Oman Flour Mills (OFM), a major player in the country’s food sector, says it is exploring a proposal to acquire farm land in Australia as part of its strategy to secure its wheat requirements over the long term.
According to Salah Hilal al Maawali, Chairman of the publicly listed company’s board of directors, the initiative is being keenly explored by Atyab Investments, the investment arm of Oman Flour Mills (OFM).
“A proposal to purchase farming lands was presented to OFM,” said Al Maawali. “The company is currently evaluating more potential sites in Australia for farming land acquisition,” he stated in the Directors’ report of the company’s financial performance for Q3 2022.
A key partner in Oman’s food security strategy, OFM’s minority government stake is represented by Oman Food Investment Holding Group (Nitaj), a subsidiary of Oman Investment Authority (OIA).
Of late, grain producing powerhouse Australia is increasingly on OFM’s radar as a potential source of wheat for its operations, as well as to secure Oman’s food security needs. To this end, the company has set up a local trading firm, named OMAUS Pty, to help secure grain supplies from Australia.
Significantly, OMAUS Pty has signed a contract with a local Australian grower for the purchase of 30,000 metric tonnes of Australian premium wheat (APW). The first shipment of this wheat is expected to arrive in Muscat by February 2023, said Al Maawali.
Additionally, Atyab Investments is currently exploring an array of new projects in line with OFM’s strategy to integrate across the value chain, as well as drive diversification within the group.
One initiative that is set to shortly materialize is Oman Flour Mills’ plan to venture into the production of foods based on organic flour. To this end, the company has placed an order for a shipment of organic flour which is due to arrive shortly in the country. Organic flour-based products will be launched during the current quarter, according to the chairman.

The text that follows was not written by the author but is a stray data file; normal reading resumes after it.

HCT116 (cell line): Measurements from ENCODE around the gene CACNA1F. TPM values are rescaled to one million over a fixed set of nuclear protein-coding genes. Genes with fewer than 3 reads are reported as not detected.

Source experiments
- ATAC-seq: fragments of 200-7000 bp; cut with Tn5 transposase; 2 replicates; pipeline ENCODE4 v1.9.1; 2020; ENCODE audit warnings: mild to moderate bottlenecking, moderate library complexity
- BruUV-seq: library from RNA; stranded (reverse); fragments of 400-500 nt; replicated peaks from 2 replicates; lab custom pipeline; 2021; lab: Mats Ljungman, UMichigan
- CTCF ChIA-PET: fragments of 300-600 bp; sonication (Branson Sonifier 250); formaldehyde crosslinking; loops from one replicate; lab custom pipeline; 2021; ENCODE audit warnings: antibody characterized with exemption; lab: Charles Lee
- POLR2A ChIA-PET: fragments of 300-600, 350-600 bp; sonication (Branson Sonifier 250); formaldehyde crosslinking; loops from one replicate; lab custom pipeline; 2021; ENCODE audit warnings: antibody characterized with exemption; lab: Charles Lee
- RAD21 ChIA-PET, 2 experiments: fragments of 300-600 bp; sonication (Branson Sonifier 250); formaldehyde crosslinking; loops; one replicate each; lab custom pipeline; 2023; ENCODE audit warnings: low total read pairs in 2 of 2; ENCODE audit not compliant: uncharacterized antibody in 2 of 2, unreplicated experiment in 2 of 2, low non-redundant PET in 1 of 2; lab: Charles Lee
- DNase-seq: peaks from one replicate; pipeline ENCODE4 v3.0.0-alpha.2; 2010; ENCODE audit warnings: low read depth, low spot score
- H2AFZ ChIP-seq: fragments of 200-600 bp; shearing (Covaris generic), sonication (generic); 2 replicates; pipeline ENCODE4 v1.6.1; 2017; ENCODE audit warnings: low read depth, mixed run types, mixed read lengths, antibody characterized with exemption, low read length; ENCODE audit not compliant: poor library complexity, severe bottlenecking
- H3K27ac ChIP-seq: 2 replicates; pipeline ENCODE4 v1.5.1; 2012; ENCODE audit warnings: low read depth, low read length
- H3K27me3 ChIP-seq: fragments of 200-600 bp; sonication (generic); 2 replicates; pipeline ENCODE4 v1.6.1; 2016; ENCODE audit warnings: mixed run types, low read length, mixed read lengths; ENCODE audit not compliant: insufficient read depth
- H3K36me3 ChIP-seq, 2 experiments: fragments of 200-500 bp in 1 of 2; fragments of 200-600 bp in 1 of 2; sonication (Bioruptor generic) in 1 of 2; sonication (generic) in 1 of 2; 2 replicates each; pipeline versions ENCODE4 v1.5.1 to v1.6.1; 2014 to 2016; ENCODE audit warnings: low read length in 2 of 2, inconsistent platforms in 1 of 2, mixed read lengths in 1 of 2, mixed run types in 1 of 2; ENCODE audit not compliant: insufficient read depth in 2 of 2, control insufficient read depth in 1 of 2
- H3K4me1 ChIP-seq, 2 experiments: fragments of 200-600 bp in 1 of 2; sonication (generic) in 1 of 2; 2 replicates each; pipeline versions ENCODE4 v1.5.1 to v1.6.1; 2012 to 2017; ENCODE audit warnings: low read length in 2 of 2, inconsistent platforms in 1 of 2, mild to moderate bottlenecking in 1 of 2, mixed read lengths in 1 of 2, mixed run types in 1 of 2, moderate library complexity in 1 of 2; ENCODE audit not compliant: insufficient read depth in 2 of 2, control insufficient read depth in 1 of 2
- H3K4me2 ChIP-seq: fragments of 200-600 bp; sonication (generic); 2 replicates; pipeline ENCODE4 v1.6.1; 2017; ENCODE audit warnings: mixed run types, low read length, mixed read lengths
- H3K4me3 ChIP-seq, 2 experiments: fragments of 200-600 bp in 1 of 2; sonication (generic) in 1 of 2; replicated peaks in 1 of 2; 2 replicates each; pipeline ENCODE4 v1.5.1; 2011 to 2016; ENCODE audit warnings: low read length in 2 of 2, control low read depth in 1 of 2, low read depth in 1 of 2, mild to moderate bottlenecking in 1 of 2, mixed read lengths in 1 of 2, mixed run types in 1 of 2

Furthermore, it is actively looking at sustainable food projects based on alternative protein sources. It includes insect farming with the goal to sustainably support the animal feed requirements of Oman’s burgeoning livestock, poultry and aquaculture sectors.
Another area of innovation being looked at by Oman Flour Mills is the farming of Spirulina – cyanobacteria from blue-green algae species which can be processed into nutritive products consumed by humans and animals alike.
A third area of interest is the cultivation of water lentils – a plant with a roughly 45 – 48 per cent protein content that can be used as a soybean meal replacement in animal feed. Additionally, water lentils can also be used in nutraceutical, pharmaceutical and FMCG products.
Besides, the company is studying the possible cultivation of Azola – a floating plant leaf, dubbed ‘The Green Goldmine’, because of its potential use as a bio-fertilizer, animal feed, and also in its ability to improve the nutritional status of soils. Similar in appearance to water lentils, Azola has about 25 – 28 per cent protein, and can be used in the production of medicines and nutritive foods for human consumption.